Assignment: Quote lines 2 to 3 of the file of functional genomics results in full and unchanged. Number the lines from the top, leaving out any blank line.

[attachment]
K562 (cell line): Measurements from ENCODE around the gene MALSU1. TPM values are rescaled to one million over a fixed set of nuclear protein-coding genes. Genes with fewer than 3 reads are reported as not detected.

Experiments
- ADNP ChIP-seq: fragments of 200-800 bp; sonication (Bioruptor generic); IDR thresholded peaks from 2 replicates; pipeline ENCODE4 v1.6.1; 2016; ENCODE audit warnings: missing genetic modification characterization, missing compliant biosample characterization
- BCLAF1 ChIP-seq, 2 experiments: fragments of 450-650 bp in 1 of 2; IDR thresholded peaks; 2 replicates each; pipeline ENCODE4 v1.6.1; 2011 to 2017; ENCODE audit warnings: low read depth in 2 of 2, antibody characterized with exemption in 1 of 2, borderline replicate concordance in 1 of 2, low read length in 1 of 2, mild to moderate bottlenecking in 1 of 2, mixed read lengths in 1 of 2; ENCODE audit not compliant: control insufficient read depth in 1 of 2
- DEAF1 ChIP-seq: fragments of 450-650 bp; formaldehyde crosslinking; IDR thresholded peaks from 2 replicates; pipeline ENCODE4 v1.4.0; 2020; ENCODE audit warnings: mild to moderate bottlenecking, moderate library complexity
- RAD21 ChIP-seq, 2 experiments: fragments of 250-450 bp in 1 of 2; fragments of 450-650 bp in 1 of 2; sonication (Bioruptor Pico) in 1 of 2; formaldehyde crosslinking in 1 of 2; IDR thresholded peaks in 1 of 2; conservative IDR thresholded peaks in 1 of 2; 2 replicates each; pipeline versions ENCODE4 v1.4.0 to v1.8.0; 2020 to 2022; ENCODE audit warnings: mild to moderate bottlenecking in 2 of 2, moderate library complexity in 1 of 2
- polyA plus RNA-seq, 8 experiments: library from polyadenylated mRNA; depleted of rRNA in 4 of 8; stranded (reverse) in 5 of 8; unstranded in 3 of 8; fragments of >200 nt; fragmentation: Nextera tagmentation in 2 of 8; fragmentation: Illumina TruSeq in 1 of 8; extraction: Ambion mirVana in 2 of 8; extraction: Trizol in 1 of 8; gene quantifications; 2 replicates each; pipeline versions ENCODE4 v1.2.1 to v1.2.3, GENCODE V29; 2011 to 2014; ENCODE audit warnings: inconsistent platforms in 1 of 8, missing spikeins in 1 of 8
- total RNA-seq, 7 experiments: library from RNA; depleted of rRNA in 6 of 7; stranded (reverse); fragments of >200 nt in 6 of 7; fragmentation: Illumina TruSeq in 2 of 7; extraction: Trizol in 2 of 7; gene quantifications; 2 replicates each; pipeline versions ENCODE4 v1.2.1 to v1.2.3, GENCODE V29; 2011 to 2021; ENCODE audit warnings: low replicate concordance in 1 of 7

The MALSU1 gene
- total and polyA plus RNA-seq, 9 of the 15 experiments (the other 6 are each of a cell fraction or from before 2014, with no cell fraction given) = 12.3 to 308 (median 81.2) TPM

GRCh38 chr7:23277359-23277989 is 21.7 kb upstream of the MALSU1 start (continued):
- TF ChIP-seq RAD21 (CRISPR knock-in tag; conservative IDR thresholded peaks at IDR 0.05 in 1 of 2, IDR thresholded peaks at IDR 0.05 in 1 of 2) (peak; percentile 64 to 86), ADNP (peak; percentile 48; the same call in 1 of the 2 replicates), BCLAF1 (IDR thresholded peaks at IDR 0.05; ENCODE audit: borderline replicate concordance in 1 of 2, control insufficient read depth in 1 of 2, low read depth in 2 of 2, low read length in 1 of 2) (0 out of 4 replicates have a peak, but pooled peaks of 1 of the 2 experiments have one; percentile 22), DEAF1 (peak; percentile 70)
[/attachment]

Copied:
Experiments
- ADNP ChIP-seq: fragments of 200-800 bp; sonication (Bioruptor generic); IDR thresholded peaks from 2 replicates; pipeline ENCODE4 v1.6.1; 2016; ENCODE audit warnings: missing genetic modification characterization, missing compliant biosample characterization